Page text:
This article was produced by Economy for All, a project of the Independent Media Institute.
The bizarre "conservative" idea of "freedom" has struck again.
Margaret Sullivan reported in the Washington Post on a new study that shows what we all intuited: people who get their news from Fox and right-wing hate radio—both promoting the idea that the economy is more important than your health—are less likely to understand the reality of COVID-19 and therefore more likely to get sick and cause themselves and others to die.
This bizarre dynamic of putting profits over public health has played over and over again throughout the years.
In the 1960s, when I was a teenager, a friend drove his car into a ditch in rural northern Michigan. Although he couldn't have been going more than 20 or 30 miles an hour, when we found his car the next morning, he was impaled on the steering column and long dead. His car had not been equipped with seat belts—they weren't standard then.
Ralph Nader took on the auto industry on the lack of seat belts and other "unsafe at any speed" aspects of the American car industry in 1965, and conservatives set up a howl heard from coast to coast. Lewis Powell cited Nader in his infamous 1971 memo, saying that Nader's efforts were "aimed at smashing utterly… corporate power" because, Powell said, Nader "thinks, and says quite bluntly, that a great many corporate executives belong in prison."
When a national seat belt law was being debated in 1967 (and passed in 1968), there were protests all across the nation, with people refusing to wear them "on principle" and ending up dead in higher proportion to those who buckled up. (The movement persists to this day.)
In the 1970s, it was returnable bottles. I lived in Michigan, the fourth state to pass a bottle deposit law, and I remember well the pitched political battles around the issue, with conservatives asserting it was treason, a betrayal of America's founding principles, to charge a 10 cent deposit on beer cans and soda bottles.
Also in that decade, the national speed limit was lowered to 55 mph to save oil after the 1973 Arab oil embargo; based on some reactions, you'd have thought the National Maximum Speed Law called for executing the occasional accidental speeder.
In the 1980s, the tobacco lobby launched a group called the Tea Party, declaring bans on smoking in restaurants and on airplanes were an existential threat to liberty and the first steps down the road to godless communism. People lit up just to get arrested, and the arrests always made the papers.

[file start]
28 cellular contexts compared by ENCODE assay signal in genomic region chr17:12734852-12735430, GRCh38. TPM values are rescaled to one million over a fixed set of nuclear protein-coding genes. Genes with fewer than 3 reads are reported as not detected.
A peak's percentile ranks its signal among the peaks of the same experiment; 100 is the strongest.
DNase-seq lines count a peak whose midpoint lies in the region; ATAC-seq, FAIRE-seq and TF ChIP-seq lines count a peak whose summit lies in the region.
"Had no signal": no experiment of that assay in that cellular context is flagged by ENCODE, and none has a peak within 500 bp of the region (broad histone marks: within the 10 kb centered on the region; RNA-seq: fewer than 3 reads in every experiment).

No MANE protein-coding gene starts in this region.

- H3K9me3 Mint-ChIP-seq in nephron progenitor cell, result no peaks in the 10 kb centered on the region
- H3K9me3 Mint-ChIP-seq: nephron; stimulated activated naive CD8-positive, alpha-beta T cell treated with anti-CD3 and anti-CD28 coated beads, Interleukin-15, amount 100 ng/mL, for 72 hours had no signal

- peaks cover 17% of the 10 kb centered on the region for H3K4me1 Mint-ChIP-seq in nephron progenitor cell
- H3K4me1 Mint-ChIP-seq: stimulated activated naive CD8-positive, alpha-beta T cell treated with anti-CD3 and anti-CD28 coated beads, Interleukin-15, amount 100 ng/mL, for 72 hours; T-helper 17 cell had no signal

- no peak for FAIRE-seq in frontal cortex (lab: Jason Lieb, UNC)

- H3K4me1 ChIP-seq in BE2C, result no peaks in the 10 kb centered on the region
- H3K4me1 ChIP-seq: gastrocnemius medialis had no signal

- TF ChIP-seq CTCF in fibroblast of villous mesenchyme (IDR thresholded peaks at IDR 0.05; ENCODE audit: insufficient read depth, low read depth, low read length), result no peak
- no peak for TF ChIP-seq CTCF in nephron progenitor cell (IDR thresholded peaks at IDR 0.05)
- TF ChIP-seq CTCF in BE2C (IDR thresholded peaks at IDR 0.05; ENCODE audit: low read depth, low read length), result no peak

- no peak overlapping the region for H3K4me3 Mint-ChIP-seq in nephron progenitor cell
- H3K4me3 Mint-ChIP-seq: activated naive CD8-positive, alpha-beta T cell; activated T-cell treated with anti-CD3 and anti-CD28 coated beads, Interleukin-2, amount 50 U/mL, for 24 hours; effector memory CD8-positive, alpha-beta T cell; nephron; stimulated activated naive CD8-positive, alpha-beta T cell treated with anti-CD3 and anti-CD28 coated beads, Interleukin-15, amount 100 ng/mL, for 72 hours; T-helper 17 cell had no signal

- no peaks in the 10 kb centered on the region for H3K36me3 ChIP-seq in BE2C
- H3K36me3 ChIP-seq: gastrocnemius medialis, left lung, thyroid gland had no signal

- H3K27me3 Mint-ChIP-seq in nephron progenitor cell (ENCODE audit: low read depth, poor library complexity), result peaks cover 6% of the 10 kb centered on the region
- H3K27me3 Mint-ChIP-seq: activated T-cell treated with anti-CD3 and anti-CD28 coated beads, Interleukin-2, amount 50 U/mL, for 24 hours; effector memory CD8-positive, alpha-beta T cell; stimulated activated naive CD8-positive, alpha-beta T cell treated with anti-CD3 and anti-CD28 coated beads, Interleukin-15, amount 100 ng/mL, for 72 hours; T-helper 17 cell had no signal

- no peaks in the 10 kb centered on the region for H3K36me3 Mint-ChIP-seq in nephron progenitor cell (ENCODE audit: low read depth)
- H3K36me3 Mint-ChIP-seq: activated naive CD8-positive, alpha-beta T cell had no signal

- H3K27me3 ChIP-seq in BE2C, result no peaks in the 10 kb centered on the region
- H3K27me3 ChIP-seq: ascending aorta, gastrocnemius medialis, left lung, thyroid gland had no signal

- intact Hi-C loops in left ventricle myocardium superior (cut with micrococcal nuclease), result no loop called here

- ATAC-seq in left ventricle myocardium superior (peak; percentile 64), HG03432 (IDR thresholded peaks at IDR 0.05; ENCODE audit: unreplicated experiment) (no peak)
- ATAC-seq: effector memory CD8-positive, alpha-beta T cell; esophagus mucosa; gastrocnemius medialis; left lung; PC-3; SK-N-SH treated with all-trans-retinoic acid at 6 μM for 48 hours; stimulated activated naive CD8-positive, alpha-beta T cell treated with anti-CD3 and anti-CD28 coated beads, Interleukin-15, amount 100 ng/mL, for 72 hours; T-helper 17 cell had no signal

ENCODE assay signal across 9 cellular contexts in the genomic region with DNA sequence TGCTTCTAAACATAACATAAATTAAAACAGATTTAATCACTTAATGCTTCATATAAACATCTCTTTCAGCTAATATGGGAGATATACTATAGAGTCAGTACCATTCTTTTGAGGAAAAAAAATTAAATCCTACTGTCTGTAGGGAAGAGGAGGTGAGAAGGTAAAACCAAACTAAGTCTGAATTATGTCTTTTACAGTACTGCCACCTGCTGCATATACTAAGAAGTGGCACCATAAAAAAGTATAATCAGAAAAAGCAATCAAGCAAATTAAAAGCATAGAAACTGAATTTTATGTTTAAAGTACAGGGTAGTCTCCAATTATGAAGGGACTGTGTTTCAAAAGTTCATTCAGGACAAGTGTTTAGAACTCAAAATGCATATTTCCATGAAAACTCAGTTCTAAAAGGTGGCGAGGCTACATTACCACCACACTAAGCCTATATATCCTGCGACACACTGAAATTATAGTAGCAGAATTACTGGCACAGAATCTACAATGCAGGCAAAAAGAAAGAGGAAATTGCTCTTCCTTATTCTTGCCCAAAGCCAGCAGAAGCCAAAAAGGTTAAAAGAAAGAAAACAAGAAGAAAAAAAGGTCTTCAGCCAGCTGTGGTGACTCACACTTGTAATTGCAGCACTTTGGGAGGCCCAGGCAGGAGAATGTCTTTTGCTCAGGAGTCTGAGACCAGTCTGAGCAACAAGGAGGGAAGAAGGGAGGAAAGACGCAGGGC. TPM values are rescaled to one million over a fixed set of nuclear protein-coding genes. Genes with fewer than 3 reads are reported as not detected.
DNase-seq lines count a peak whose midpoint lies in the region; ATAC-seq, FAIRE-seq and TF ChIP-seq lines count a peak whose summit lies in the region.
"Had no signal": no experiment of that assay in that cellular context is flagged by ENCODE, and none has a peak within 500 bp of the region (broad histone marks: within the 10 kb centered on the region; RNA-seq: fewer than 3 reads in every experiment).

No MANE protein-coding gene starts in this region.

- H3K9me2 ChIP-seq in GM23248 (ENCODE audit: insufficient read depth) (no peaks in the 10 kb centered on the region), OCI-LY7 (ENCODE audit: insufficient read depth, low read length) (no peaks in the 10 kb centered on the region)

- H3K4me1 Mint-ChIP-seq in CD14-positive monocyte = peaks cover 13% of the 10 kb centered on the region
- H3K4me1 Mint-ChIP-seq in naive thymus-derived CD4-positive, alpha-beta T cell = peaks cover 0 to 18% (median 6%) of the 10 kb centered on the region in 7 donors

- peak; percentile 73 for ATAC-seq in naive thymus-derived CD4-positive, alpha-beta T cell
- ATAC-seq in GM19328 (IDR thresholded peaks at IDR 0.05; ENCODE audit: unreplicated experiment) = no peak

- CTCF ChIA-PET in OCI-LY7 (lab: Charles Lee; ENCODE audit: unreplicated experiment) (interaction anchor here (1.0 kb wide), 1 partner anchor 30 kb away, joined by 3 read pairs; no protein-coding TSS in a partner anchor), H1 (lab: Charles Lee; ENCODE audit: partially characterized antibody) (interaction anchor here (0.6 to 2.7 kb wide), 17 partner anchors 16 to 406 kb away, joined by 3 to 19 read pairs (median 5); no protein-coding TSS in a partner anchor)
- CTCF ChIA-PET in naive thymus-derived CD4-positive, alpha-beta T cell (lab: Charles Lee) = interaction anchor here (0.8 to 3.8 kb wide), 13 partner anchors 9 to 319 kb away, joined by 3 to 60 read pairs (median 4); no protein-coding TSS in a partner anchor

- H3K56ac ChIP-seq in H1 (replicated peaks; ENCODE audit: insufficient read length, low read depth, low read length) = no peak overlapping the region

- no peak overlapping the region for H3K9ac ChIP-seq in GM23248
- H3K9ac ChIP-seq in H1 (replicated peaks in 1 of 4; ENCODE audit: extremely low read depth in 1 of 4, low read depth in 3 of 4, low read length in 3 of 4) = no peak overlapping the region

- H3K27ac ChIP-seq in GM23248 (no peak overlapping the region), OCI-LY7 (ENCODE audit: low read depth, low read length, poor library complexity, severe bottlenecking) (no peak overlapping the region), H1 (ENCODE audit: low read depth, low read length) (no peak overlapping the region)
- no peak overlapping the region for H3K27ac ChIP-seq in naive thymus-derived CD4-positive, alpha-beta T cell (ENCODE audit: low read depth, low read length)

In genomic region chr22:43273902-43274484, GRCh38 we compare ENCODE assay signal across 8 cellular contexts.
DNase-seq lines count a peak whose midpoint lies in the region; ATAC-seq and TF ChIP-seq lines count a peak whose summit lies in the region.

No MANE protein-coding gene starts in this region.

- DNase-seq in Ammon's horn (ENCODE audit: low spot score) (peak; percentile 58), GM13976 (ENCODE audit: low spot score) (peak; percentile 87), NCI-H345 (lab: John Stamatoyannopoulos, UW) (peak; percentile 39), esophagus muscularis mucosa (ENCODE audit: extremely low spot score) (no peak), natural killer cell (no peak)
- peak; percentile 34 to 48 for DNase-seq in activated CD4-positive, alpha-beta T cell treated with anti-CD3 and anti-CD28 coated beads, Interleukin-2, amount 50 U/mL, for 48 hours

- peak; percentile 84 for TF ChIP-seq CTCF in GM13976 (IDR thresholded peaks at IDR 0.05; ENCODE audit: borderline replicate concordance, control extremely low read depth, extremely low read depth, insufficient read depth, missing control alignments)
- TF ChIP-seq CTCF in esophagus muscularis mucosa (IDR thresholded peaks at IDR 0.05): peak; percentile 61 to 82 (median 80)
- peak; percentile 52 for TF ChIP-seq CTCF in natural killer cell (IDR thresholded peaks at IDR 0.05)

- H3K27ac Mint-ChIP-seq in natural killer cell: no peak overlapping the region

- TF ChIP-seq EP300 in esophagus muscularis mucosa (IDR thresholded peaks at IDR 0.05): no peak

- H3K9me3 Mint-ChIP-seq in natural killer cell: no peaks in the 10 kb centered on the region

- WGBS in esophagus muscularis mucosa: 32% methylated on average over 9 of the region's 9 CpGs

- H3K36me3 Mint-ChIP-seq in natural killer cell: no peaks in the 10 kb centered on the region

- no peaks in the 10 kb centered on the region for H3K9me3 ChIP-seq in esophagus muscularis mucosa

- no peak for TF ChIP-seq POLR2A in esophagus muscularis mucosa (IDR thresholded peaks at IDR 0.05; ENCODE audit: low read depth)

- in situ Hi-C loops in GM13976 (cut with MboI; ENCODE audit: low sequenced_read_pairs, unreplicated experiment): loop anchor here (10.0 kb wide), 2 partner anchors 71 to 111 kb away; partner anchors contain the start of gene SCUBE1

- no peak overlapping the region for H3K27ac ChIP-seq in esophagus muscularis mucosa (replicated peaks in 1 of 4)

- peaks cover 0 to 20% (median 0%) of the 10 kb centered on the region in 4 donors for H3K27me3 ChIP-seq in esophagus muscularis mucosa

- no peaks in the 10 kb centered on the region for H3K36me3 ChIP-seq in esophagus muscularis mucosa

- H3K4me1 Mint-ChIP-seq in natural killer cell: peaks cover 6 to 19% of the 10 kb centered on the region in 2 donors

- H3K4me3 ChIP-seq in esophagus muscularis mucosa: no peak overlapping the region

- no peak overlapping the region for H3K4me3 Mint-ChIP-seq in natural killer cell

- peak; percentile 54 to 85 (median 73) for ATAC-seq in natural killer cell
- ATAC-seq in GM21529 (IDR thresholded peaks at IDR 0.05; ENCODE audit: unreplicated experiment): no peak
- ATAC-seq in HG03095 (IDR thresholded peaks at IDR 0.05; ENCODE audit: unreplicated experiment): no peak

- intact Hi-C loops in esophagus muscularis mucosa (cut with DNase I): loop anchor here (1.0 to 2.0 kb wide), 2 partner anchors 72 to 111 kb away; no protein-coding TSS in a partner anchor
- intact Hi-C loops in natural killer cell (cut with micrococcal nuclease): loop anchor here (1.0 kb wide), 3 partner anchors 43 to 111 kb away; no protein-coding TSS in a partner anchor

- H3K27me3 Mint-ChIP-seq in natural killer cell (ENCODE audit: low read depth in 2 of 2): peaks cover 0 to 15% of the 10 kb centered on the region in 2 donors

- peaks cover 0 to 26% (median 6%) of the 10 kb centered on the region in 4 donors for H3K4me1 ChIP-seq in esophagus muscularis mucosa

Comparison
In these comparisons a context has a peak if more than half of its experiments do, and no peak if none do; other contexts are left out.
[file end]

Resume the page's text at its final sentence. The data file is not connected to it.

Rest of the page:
Over the past three decades, we've been treated to a never-ending string of conservative eruptions of faux outrage.
Motorcycle helmets? Tyranny!
The store can only give me a paper bag to take my groceries home? I'm the victim of naked Stalinism!
Phasing out incandescent light bulbs? It's got to be part of a plot to destroy America!
Did you just say, "Happy Holidays"?! You must hate Jesus and want to force me to renounce Christianity.
And G-d forbid a restaurant should serve a conservative a drink with a paper straw in it: Trump is offering plastic straws with logos on them, to keep freedom alive.
The outrage du jour is masks.
Ever since the post-Civil War days of Lister and Pasteur, we've known that wearing masks prevents us from contaminating open wounds or sickening other people with our breath. But don't tell conservatives about more than 150 years of science: face coverings during the pandemic are a liberal plot, and nothing is more important than "owning the libs."
Strokes, even in children? It's more important to piss off Democrats by showing up in the store maskless.
The common through-line in all these examples of ginned-up conservative outrage is that poorly informed people get sucked into believing that government trying to do something to save lives and protect society is nefarious, insidious and evil.
This is, of course, the thinking of billionaires who make their money selling tobacco (like the guys who paid Mike Pence to write articles saying cigarettes don't cause cancer) or running refineries, mines or other businesses that dump toxins into our environment.
They have a vested interest in Americans distrusting our government, so when they binge on deregulation, we'll think it's because they love freedom, not just profits.
But the simple fact is that the people promoting all this outrage—and their predecessors for the past 50 years—really just don't give a damn about you or me; they're just garden-variety sociopaths who only care about how many more millions or billions they can stuff into their already-bulging money bins.
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